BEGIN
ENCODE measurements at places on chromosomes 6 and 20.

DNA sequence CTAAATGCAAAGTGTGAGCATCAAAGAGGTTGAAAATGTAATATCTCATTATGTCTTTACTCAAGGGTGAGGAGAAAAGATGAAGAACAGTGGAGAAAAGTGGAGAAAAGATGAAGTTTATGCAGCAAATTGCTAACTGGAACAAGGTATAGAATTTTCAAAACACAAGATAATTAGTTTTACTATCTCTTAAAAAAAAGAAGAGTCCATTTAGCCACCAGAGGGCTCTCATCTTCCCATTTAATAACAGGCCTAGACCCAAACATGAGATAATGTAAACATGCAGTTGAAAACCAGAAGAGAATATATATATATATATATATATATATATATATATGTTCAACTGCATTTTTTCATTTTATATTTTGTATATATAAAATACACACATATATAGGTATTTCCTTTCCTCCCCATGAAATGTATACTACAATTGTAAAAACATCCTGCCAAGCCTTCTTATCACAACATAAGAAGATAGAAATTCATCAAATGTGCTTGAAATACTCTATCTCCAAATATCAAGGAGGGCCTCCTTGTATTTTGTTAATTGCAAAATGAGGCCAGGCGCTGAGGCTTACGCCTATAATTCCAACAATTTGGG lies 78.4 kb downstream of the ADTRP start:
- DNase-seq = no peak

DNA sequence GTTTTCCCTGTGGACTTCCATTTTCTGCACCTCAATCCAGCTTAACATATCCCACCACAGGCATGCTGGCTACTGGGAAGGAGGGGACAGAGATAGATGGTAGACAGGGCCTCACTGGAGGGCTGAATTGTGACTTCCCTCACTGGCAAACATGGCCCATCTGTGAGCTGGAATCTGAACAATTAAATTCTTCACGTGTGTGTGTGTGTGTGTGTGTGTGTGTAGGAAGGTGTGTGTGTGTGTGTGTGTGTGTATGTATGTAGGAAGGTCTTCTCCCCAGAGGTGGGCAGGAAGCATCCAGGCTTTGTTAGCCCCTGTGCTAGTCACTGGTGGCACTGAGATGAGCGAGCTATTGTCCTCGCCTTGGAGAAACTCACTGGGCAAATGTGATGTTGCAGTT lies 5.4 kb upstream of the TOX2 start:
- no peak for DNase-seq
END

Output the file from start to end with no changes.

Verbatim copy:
ENCODE measurements at places on chromosomes 6 and 20.

DNA sequence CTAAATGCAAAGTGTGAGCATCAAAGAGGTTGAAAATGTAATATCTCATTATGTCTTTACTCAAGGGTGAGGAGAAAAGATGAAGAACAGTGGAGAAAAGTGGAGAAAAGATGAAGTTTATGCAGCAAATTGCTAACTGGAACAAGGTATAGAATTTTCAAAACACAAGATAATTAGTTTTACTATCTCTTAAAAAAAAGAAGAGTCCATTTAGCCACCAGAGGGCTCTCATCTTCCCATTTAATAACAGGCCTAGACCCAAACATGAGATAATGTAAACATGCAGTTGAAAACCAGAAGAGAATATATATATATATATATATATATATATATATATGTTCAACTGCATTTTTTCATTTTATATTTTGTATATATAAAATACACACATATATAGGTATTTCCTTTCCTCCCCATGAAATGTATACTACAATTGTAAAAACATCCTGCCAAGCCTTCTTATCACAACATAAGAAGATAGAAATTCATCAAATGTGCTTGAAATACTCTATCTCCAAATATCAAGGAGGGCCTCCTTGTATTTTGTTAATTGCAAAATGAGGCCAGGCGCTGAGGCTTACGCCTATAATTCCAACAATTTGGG lies 78.4 kb downstream of the ADTRP start:
- DNase-seq = no peak

DNA sequence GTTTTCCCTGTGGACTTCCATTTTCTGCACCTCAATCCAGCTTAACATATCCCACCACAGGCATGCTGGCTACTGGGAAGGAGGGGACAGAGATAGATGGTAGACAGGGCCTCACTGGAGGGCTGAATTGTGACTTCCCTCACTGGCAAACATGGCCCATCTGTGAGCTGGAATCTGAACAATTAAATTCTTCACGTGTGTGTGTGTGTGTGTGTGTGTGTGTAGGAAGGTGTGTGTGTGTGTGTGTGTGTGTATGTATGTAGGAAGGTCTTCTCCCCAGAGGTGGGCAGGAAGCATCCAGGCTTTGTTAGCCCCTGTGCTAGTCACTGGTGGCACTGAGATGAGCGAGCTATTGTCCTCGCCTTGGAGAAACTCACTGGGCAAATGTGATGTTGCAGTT lies 5.4 kb upstream of the TOX2 start:
- no peak for DNase-seq